Bridging the IT Divide – Part 2

May 11, 2016

This is a series of guest posts by author and industry-insider Jim Crompton.  Crompton is an Energy Advisor for Rocky Mountain Innosphere and an independent consultant through Reflections Data Consulting LLC.


Getting to know IT

I hope that I am catching you before you have formed too critical of an opinion of your IT department. I know that the coffee pot conversations can sometime get pretty tough on IT. I can still remember when I was first transferred into the IT department (with a considerable promotion), and all I got from my former peers from earth science was skepticism, condolences and criticism. “What did you do wrong to get that job?,” they asked me. But IT is not that bad and the work they do is critical to the running of your company. So let’s talk about why they are not always on your side.

IT has an important job to do. Thier focus is usually around corporate IT assets, such as the data center, company network, enterprise applications (usually around finance and HR) and the standard desktop support (including the help desk). Add to that list a trusted data foundation and an architecture that is both flexible and consistent to accept the deployment of new technology, while keeping traditional process working, and you see what they are up against. Everyone wants internal systems to work reliably and securely at modest costs, but most of the business would like to think of these responsibilities as happening invisibly in the background, just like the supply of electricity to the outlet in the wall.


So the view becomes this: Good IT is Invisible IT. IT folks are used to this perspective and often seek solace among themselves by focusing on technology and not very much on communications with you. For them to accomplish the objectives they are given by senior management, they need standardization and consistent governance to leverage economies of scale and consistency of operations. But their view of standards just might conflict with your idea of innovation, and there lies the rub. You probably think the standard answer to your requests for new tech gear or an alternate way of doing things is NO, even before you make your pitch, so consider the following before making your pitch:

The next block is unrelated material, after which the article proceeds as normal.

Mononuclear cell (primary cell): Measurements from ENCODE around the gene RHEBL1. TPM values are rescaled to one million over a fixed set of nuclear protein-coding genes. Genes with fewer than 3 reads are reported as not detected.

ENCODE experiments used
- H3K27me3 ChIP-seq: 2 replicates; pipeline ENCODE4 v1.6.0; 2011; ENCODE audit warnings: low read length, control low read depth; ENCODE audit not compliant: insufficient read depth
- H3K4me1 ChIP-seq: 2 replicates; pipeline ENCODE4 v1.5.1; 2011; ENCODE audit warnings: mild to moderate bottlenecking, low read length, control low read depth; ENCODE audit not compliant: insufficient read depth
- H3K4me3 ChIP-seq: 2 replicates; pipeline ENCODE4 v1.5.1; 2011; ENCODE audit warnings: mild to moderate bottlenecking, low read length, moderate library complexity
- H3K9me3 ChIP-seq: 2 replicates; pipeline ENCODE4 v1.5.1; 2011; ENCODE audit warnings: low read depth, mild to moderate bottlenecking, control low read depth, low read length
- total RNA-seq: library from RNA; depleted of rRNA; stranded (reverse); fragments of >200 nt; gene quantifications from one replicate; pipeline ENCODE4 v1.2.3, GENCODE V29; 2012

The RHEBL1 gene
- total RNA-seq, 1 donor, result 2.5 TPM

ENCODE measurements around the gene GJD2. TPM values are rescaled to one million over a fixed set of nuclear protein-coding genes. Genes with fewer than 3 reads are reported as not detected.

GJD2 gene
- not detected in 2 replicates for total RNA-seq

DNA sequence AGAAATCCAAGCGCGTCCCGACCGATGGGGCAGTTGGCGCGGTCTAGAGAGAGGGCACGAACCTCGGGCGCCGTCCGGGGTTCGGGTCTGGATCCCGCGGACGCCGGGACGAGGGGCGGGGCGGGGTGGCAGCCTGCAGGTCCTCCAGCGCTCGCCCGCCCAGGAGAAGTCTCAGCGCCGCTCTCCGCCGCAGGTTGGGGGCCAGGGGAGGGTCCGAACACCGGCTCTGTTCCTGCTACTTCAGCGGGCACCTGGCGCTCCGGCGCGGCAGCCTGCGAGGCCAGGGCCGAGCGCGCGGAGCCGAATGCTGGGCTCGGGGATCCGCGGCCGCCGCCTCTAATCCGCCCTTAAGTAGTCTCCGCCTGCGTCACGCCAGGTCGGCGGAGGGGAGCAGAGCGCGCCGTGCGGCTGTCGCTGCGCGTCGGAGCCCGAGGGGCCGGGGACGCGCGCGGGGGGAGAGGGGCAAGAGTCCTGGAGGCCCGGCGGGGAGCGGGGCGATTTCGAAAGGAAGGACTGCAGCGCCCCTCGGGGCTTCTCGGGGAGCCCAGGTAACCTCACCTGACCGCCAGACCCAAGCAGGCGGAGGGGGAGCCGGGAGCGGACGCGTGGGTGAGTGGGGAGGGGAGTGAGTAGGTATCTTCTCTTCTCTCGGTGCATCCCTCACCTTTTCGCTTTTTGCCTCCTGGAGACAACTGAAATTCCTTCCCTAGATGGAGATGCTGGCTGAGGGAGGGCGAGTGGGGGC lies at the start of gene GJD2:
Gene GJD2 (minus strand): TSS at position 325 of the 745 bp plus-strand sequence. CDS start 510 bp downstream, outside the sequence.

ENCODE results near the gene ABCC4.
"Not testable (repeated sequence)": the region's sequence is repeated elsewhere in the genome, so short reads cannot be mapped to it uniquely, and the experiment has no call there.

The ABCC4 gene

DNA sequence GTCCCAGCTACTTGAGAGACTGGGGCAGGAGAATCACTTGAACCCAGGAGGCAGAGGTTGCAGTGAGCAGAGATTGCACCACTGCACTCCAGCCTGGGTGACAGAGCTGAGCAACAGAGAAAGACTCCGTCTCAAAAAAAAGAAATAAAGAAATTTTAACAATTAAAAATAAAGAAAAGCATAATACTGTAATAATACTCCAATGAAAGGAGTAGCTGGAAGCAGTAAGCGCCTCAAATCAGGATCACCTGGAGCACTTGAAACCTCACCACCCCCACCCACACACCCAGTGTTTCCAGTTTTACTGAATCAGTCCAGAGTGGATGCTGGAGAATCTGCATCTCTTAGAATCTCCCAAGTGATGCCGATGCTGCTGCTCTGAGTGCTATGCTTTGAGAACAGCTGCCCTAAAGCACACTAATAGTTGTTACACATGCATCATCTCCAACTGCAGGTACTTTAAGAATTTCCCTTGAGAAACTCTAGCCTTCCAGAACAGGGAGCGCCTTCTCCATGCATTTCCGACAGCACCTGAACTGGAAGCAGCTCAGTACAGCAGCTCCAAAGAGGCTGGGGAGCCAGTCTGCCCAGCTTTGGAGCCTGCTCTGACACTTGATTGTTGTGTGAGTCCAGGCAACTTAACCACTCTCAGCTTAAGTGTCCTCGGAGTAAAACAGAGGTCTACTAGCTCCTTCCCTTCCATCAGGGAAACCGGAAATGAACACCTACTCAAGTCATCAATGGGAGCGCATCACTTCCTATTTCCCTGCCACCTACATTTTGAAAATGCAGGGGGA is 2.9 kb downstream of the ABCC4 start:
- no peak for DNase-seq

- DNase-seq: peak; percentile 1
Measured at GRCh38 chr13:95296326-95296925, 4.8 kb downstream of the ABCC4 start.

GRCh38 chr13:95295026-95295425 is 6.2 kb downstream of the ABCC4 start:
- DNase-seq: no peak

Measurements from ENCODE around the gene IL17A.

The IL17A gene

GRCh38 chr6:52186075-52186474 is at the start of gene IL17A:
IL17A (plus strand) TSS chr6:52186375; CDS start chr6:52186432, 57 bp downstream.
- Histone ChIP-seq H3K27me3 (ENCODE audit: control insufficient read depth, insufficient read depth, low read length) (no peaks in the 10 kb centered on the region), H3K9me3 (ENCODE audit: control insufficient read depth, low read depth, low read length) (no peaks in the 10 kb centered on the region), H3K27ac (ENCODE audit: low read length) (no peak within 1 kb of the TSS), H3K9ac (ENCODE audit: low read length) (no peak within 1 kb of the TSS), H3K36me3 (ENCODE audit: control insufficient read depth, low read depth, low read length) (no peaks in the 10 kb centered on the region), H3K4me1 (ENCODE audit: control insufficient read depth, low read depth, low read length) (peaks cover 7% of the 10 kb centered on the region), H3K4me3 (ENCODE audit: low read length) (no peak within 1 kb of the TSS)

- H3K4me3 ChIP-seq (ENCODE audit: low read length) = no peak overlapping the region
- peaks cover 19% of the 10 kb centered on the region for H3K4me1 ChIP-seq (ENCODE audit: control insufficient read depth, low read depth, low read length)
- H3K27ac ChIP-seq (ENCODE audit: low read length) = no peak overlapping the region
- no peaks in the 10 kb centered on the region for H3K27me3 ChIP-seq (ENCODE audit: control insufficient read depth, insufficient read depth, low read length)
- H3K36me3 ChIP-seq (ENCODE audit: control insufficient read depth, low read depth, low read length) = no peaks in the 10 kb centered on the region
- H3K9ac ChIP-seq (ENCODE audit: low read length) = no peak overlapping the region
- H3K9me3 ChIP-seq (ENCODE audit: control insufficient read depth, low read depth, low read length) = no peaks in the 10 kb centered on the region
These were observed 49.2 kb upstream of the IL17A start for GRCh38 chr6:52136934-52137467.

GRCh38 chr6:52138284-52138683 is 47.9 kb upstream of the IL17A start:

• Work to understand how the new technology actually works, not just the buzzwords
  • Learn about the software development lifecycle and the role that business plays in project delivery – the ability to discuss and convey technical implications of business requirements with development team members early on will earn respect
  • Identify the risks and uncertainties IT will need to deal with: Security risks, intellectual property issues, individual privacy, IT project delivery performance, data quality and data access are all good examples
  • Be ready to communicate the business value and reasons behind needing a change of process or technology


Just as you would like the IT department to understand your engineering concepts, understanding these project prerequisites can set you up for success in your relationship with IT.  As is the case in many parts of the world, the real challenge is to find a way to work together.   Up next, I’ll introduce the IT department to the modern digital engineer.